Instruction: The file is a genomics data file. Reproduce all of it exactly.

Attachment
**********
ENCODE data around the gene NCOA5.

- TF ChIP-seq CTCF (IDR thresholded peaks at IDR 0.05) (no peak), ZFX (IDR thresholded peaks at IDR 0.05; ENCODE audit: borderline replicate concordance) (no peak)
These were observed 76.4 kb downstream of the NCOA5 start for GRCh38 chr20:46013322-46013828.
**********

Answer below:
ENCODE data around the gene NCOA5.

- TF ChIP-seq CTCF (IDR thresholded peaks at IDR 0.05) (no peak), ZFX (IDR thresholded peaks at IDR 0.05; ENCODE audit: borderline replicate concordance) (no peak)
These were observed 76.4 kb downstream of the NCOA5 start for GRCh38 chr20:46013322-46013828.